Report follows investigation of detonation that injured three on Friday.
By JERUSALEM POST STAFF
A UN agency said Saturday that Israel laid mines in Lebanon during this summer's war between Israel and Hizbullah.
The report by the United Nations agency follows its investigation of a land mine explosion Friday that injured two European disposal experts and a Lebanese medic.
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The detonating object was an Israeli anti-personnel land mine placed in a mine field newly laid during the fighting in July and August, the UN Mine Action Coordination Center in south Lebanon said in a statement.
The center's statement was the first accusation that Israel had planted new mines during the latest war.
Lebanon's south is riddled with land mines, laid by retreating IDF soldiers who pulled out of the region in 2000. Hizbullah has also planted mines to ward off Israeli forces.
There was no immediate comment from Israel about Saturday's report.
UN experts say up to one million cluster bombs dropped by Israeli aircraft during the July-August war against Hizbullah remain unexploded in south Lebanon, where they continue to threaten civilians. At least 24 people have died in cluster bomb explosions since the war ended August 14.
Safer Israeli cluster bombs not used
"This is the first evidence we have that the Israeli forces laid new mines in south Lebanon in 2006," the statement said.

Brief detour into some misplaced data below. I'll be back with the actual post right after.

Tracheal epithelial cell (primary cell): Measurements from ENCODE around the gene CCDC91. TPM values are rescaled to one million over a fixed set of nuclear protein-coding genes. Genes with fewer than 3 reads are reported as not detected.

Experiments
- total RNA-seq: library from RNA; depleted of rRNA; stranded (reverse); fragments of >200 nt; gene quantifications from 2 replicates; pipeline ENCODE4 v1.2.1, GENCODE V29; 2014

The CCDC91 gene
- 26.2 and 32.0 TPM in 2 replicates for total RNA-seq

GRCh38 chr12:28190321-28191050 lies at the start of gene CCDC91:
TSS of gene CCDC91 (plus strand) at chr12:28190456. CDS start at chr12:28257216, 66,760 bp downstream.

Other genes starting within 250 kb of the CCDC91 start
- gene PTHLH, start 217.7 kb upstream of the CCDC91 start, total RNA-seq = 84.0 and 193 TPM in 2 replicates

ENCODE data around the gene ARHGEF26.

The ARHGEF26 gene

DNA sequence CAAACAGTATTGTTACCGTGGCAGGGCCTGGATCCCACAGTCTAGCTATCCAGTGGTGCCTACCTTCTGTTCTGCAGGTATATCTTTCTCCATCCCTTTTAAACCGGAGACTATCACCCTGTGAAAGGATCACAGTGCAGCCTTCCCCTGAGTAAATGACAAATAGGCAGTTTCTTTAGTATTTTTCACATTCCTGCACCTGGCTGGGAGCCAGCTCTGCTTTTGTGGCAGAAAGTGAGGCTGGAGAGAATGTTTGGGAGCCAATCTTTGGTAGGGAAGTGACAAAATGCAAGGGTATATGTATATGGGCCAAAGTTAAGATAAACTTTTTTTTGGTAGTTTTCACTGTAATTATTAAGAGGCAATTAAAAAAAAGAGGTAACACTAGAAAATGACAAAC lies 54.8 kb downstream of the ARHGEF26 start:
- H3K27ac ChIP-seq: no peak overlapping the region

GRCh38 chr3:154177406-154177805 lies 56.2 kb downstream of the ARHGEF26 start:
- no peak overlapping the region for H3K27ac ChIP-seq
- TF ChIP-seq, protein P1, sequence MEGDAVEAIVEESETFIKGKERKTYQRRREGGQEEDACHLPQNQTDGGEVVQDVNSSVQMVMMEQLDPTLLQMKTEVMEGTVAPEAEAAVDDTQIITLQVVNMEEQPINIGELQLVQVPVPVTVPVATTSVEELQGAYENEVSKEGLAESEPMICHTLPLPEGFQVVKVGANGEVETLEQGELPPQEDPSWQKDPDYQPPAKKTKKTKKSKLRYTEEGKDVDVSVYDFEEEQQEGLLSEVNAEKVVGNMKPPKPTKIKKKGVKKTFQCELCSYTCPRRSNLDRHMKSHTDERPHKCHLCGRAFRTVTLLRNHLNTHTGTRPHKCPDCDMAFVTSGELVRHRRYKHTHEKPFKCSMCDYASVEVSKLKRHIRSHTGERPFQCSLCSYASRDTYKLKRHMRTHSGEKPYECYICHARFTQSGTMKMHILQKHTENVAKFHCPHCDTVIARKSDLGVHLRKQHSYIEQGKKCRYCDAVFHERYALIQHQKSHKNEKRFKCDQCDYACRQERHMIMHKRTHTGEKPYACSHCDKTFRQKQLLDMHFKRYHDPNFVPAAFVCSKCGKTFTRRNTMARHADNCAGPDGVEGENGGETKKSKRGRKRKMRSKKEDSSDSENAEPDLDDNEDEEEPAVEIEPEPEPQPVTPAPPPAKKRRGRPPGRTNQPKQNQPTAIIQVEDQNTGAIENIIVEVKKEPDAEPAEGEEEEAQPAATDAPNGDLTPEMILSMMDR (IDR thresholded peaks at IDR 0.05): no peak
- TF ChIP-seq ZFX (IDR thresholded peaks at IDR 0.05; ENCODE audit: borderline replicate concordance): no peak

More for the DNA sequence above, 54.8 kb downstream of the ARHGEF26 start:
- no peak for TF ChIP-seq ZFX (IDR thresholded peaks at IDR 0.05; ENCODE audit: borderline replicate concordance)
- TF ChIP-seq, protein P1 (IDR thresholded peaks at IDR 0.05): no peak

Friday's blast seriously wounded ordnance disposal experts David Alderson of Britain and Damir Paradzik of Bosnia - both of whom lost a foot - and a Lebanese medic, as they tried to rescue a shepherd from an unmarked minefield in the village of Deir Mimas, three kilometers (two miles) northwest of the Israeli border.
Dalya Farran, a spokeswoman for the center, said the shepherd had led a herd of goats into an unmarked minefield when one of the animals detonated a land mine. Alderson, Paradzik and the medic heard the explosion, and on trying to help the shepherd, inadvertently detonated a second land mine.
The shepherd was unscathed.
The three wounded men worked for ArmorGroup, a London-based global risk management service that has been clearing unexploded ordnance and cluster bombs in south Lebanon since September for the center.
Lebanon has long called for Israel to hand over maps of the minefields.
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